October 22 2014 Latest news:
Wednesday, February 26, 2014
It’s a year to the day that Wayne Burnett was given the Daggers managerial reins and though he’s content with how it’s gone, he feels there’s much more room for improvement.
The Victoria Road side just managed to stay in the Football League last season in a tough baptism of fire for 42-year-old Burnett following John Still’s departure to Luton Town.
But given the time over the summer to bring in his players, things have certainly looked brighter with the Daggers in 13th spot in the League Two table going into Saturday’s home game with Mansfield Town.
And though the form has slipped over the last month or so, Burnett believes there is more to come from his young side.
“We were odds-on favourites to go down, but all I’ll say is that we’ve done okay,” said Burnett.
“We haven’t achieved anything yet and we have all been disappointed by our performances over the last four to six weeks. There is still some way to go, but the boys are buying into what we are trying to do and that has to continue.”
He added: “You’ll never stop learning with every day that passes and I think in 10-20-30 years time if I am still in the game I’ll still be learning.
“You get that little bit wiser all the time. No two days are the same and that’s a good thing about the job.”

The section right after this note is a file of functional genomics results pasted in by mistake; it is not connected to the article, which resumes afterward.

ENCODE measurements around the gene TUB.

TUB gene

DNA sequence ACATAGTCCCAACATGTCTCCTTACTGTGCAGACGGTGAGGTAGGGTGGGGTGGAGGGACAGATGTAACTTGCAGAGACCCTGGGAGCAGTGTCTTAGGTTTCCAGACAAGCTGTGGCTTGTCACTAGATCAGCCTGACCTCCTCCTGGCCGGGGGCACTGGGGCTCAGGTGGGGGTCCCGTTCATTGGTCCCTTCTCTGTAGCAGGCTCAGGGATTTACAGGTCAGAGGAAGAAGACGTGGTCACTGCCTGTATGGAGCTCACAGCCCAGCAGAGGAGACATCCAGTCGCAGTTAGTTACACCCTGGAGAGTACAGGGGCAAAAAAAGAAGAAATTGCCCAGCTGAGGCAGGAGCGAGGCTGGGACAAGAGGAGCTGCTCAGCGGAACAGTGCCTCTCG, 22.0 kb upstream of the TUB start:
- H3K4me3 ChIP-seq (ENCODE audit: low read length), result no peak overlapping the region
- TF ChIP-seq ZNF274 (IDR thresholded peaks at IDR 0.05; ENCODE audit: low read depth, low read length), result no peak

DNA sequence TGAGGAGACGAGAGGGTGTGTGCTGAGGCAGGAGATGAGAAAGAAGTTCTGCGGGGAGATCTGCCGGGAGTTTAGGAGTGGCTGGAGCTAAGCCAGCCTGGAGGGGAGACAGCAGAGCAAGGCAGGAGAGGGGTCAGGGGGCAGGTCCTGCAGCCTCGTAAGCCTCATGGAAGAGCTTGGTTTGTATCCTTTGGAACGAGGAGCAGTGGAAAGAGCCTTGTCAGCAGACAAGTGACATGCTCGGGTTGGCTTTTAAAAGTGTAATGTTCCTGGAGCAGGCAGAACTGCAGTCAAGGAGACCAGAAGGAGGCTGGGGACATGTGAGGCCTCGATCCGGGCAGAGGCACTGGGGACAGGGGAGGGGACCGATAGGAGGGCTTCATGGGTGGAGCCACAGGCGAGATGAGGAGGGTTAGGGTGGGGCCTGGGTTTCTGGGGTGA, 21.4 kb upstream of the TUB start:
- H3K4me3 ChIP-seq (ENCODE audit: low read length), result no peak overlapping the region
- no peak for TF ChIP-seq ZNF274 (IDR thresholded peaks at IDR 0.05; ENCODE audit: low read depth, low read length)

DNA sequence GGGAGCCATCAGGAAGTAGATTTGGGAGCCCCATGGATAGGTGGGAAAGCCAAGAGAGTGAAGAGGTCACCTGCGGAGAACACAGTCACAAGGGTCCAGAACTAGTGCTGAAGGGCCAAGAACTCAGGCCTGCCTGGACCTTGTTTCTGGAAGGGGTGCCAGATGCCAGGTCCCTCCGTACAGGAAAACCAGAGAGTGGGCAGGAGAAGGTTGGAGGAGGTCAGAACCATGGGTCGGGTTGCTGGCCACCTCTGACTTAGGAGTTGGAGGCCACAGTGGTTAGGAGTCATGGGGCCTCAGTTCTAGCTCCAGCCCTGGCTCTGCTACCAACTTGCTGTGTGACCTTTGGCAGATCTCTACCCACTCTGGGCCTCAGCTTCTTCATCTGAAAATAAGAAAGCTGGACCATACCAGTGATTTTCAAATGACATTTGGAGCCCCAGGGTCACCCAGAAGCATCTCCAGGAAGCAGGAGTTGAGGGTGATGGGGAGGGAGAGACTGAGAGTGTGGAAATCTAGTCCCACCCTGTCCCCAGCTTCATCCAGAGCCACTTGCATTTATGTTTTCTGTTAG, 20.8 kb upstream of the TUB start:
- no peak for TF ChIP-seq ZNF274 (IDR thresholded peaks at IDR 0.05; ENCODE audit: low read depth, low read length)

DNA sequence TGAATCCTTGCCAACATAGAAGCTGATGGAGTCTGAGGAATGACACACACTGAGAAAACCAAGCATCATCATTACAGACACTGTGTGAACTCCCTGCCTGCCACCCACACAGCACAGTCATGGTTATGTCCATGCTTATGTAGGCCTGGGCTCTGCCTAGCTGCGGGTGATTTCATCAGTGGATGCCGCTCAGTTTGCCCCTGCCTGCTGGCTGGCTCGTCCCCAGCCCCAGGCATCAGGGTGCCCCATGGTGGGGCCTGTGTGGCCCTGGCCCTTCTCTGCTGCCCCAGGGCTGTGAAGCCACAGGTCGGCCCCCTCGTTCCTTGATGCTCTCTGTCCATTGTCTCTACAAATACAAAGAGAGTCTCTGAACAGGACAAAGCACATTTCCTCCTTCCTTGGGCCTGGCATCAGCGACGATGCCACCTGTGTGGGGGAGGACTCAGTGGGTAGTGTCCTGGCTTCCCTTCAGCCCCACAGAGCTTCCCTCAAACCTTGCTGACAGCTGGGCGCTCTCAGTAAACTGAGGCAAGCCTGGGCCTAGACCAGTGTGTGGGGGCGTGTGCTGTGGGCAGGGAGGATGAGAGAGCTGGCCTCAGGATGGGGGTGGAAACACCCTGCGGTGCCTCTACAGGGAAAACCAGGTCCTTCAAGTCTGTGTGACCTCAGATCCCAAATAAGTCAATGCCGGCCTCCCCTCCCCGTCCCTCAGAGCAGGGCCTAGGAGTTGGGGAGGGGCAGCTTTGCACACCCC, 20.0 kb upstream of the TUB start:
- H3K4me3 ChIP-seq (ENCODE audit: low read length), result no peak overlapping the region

And though it has only been a year, Burnett already finds himself as the 44th longest-serving English Football League manager.
The Daggers chief described that as ‘crazy’ statistic, but admits most clubs seem content to look at the short-term fixes, rather than the bigger picture.
“That just shows you the job that we are in,” he added. “In this industry you can get the sack after two or three bad results and that’s the madness of this situation.
“The good thing about this club is that there is continuity and that’s evident. You have to give people more time at a club to build a culture and philosophy. You can’t build that up overnight.
“It probably does work on a short-term basis but I’ll leave here when I get sacked or move on and there will be a model. When John Stil left he had created a model for the group and it’s not had to change too much.
“You look at Swansea and all right Dagenham might never make it to the Premier League but you look at the philosophy they have built up there. You need continuity and you don’t get that by swapping managers all the time.”